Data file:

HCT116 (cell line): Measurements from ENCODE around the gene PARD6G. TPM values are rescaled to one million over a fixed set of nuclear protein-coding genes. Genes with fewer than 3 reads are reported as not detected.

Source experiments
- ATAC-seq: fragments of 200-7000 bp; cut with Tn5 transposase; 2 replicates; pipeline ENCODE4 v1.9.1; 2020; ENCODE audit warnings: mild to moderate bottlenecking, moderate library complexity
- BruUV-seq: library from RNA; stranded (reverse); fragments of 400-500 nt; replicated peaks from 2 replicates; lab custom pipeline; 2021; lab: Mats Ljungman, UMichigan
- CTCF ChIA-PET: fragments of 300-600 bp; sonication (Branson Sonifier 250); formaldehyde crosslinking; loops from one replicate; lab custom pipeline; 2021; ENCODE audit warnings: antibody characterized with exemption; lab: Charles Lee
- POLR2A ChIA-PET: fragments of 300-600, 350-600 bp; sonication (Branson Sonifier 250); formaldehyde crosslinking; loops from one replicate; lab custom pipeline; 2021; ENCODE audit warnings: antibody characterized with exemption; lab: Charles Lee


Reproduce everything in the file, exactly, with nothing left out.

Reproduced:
HCT116 (cell line): Measurements from ENCODE around the gene PARD6G. TPM values are rescaled to one million over a fixed set of nuclear protein-coding genes. Genes with fewer than 3 reads are reported as not detected.

Source experiments
- ATAC-seq: fragments of 200-7000 bp; cut with Tn5 transposase; 2 replicates; pipeline ENCODE4 v1.9.1; 2020; ENCODE audit warnings: mild to moderate bottlenecking, moderate library complexity
- BruUV-seq: library from RNA; stranded (reverse); fragments of 400-500 nt; replicated peaks from 2 replicates; lab custom pipeline; 2021; lab: Mats Ljungman, UMichigan
- CTCF ChIA-PET: fragments of 300-600 bp; sonication (Branson Sonifier 250); formaldehyde crosslinking; loops from one replicate; lab custom pipeline; 2021; ENCODE audit warnings: antibody characterized with exemption; lab: Charles Lee
- POLR2A ChIA-PET: fragments of 300-600, 350-600 bp; sonication (Branson Sonifier 250); formaldehyde crosslinking; loops from one replicate; lab custom pipeline; 2021; ENCODE audit warnings: antibody characterized with exemption; lab: Charles Lee